I know I've still got a long road to go with dealing with this thing and plan to try some of the things listed on this website. Thank you for the support and good advice!


Name: Anonymous

Title: Sorry

So sorry for your pain. I started having pain at 15, 2 years after my period began. I was told at 21 to hurry up and have a couple babies because I was going to need a total hysterectomy by 30. I was 7 days short of my 31st birthday.

Along the way I discovered that I was the 3rd generation in my family to have the disease. My maternal grandmother who had a hysterectomy in her early 50s. My aunt who asked me later (around her 50th) is she should "have it all out". I said no. You have made it this far, see if you can stick it out.

My cousin who is 3 years older than I has chosen to live with the pain, gave up sex and lost her husband (likely as a result). I am happily married to a man who I was straight forward with from day one, in that I told him I did not want to have children. I would adopt, or we could get a surrogate, or be childless, but I was NOT going to pass this disease to another generation.

You are probably freaking out now saying WHAT?

Sure, someday there will be a cure. But I am 54 years old, had my surgery 24 years ago, and there is no better treatment now, than then. In fact, I am going in for surgery in 2 days - likely adhesions - from using just a little itty bitty amount of oestrogen cream - twice per week - in order to maintain my sex life.

I will not give that up. But I have had 20 years in between the last surgery and this, and I am grateful. For the most part, I have a life that is not filled with pills, shots, surgeries, doctor's offices and pain.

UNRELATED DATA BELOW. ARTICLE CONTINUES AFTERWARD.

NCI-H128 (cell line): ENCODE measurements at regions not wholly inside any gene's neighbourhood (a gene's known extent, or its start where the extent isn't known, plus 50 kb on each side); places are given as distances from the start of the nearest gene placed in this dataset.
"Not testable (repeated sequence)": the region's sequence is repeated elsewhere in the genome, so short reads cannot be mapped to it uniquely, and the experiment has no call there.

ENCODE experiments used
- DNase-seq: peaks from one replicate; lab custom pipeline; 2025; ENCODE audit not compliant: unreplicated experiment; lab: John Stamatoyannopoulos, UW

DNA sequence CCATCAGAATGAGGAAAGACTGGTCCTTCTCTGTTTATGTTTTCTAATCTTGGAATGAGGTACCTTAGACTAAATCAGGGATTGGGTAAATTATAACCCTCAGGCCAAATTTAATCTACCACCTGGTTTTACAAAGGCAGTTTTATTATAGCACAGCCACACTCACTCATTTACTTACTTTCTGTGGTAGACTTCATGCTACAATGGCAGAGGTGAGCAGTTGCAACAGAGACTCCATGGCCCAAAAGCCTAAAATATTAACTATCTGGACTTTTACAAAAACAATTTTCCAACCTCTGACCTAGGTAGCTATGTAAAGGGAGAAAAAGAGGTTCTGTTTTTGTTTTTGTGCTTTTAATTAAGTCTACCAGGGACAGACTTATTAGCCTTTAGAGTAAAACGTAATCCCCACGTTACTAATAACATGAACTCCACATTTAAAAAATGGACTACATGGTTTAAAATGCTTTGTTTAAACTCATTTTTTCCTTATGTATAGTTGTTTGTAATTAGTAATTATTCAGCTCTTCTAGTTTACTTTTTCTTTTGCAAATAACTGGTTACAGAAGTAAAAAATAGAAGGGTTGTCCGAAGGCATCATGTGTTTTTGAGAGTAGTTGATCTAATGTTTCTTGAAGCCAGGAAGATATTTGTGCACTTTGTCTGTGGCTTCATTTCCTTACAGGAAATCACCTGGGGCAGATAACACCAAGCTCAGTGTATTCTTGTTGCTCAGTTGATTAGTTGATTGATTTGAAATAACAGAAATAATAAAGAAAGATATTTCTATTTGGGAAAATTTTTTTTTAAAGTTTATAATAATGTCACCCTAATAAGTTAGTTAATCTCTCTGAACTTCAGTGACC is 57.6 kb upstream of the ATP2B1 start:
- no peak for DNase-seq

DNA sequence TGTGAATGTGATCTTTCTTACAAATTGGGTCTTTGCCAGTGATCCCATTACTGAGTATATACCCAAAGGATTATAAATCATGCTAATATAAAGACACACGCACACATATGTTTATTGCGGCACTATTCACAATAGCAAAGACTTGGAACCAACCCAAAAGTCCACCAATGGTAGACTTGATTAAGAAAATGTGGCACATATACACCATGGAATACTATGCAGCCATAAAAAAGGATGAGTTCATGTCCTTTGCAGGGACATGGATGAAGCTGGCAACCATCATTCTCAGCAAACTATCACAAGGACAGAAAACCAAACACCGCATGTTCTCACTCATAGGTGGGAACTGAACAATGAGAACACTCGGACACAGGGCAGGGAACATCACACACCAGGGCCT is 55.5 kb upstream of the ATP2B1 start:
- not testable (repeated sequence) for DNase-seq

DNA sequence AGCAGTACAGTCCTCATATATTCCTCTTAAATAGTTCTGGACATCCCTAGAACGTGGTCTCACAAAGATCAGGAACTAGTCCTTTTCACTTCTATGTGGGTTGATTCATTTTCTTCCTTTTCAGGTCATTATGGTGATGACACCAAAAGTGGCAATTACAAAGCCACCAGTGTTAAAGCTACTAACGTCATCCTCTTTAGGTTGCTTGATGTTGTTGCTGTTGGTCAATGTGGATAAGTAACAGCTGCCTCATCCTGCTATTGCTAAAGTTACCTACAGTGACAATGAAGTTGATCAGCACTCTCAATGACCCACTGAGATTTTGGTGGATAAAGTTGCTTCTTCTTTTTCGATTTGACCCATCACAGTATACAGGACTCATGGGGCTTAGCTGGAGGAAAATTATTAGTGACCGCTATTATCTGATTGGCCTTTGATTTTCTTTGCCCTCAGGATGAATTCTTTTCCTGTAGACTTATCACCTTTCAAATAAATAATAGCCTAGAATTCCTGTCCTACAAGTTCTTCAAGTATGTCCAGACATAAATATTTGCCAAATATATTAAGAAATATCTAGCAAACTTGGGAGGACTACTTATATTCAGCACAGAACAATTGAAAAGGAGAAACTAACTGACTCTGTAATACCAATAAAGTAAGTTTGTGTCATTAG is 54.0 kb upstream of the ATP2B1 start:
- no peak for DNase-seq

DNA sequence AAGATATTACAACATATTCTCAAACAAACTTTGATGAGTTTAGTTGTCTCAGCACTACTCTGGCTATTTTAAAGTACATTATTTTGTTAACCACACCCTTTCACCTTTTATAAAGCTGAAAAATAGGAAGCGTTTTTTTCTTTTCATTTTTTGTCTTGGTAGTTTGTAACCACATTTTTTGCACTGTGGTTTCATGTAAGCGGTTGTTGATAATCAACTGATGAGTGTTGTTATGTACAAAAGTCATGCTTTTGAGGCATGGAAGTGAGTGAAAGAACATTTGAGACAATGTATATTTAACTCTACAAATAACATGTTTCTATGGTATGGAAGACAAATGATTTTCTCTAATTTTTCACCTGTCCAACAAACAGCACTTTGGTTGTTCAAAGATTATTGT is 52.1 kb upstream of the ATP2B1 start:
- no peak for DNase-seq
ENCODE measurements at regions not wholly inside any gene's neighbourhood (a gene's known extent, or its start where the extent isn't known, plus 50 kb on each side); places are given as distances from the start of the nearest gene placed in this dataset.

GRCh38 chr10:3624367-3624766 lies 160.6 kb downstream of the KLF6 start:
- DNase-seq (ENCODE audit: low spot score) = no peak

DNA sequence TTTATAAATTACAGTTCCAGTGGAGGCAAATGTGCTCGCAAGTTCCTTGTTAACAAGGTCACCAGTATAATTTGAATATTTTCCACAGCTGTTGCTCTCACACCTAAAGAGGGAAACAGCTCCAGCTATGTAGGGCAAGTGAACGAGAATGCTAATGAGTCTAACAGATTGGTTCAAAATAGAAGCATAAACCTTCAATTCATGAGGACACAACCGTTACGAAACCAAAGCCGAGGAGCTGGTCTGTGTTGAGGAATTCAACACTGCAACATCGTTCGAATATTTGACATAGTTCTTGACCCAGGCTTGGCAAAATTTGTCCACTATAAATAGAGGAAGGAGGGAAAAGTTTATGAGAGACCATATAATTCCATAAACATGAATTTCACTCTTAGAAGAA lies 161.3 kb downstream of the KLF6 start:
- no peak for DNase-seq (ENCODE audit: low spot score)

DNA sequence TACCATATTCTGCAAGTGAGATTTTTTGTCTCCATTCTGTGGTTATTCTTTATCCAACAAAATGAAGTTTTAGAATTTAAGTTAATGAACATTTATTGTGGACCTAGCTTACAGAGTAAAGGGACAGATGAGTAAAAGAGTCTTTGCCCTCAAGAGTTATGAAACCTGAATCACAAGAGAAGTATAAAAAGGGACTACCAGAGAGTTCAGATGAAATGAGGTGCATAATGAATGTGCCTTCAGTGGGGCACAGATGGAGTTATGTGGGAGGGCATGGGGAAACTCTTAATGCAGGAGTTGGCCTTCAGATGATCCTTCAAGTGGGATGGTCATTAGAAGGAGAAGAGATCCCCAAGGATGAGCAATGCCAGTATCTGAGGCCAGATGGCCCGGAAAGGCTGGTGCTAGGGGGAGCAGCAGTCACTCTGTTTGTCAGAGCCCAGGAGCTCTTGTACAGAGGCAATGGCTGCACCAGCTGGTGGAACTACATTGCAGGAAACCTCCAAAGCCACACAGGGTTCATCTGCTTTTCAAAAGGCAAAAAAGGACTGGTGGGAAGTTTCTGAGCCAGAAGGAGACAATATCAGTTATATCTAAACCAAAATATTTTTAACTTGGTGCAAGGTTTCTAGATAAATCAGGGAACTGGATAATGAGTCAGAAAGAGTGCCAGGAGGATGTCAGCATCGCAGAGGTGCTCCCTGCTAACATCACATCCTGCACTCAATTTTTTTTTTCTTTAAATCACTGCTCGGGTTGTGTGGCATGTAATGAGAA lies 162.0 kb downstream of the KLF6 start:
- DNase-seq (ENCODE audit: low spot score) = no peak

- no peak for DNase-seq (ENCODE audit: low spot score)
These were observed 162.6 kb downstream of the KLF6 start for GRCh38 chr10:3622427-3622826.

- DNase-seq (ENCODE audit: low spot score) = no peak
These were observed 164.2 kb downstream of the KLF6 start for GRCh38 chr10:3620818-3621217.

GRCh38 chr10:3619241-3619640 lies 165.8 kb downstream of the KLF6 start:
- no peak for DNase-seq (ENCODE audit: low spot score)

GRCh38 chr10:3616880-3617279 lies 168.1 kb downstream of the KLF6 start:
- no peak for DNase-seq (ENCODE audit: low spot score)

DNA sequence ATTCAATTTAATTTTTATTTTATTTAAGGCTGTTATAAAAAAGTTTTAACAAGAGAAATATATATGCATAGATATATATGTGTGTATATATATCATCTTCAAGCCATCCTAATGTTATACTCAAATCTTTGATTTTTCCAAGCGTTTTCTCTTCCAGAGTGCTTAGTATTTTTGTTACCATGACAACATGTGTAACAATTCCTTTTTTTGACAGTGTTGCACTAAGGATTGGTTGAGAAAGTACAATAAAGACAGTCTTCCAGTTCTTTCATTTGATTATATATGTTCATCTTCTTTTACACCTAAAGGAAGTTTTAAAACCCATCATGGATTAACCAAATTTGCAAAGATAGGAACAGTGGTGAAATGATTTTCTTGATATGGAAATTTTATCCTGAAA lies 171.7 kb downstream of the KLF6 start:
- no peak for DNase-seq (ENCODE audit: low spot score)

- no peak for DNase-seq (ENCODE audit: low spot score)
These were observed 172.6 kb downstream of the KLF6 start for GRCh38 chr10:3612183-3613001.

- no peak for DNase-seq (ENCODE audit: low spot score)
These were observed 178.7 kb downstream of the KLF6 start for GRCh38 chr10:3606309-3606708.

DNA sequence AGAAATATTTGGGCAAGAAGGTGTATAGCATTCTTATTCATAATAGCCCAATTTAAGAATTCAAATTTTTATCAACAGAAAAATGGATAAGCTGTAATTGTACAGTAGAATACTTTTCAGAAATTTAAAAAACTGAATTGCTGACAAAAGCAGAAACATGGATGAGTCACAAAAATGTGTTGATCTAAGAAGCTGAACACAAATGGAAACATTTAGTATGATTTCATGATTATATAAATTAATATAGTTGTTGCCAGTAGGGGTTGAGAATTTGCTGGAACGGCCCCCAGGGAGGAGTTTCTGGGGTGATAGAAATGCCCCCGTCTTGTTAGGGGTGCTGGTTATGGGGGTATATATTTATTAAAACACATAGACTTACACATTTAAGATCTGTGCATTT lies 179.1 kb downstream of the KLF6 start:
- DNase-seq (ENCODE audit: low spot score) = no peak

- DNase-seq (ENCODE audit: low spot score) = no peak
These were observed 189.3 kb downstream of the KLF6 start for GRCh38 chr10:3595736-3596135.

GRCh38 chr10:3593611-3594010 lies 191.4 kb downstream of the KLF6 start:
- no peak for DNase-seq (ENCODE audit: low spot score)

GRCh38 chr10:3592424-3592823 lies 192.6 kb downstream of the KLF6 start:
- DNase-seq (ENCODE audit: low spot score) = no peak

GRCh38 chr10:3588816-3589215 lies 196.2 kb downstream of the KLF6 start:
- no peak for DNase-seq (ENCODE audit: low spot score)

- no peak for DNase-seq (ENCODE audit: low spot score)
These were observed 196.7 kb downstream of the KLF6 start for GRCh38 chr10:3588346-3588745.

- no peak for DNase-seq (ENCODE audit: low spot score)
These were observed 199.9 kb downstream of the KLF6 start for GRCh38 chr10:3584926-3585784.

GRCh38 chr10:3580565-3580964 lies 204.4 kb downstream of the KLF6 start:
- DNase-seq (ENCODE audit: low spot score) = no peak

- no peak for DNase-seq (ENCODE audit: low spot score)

The only thing I would do different is to have had the total hysterectomy sooner. If you have a really bad case, that is just your fate. You can have a life, but you cannot have a life and your parts. And yes, I am still a woman - parts or no. I think like a woman and that is instilled very early.

I know you are fighting, but there is no cure. Do what you must, but unless something changes very dramatically and very soon, you are losing precious years of your life trying to fight a battle that cannot be won.

Please do not be depressed by this, though I do expect it will deliver some sadness. You need to look beyond being an endometriosis victim, and become an endometriosis survivor. Life will be different, but given the current circumstances - it should be better in many ways. Whatever you chose, know that you are not alone and every woman needs to work on her own schedule.

If you are not ready yet, then fight. But when you are ready, know that you can have a good life. I spent my 26th wedding anniversary with my husband in the Greek Islands. Never thought we would make it through the endo, or to the Greek Island - but surprise. And Monday, I will beat back the little bit that is left and have another 20 years of relatively pain free life.

Good luck!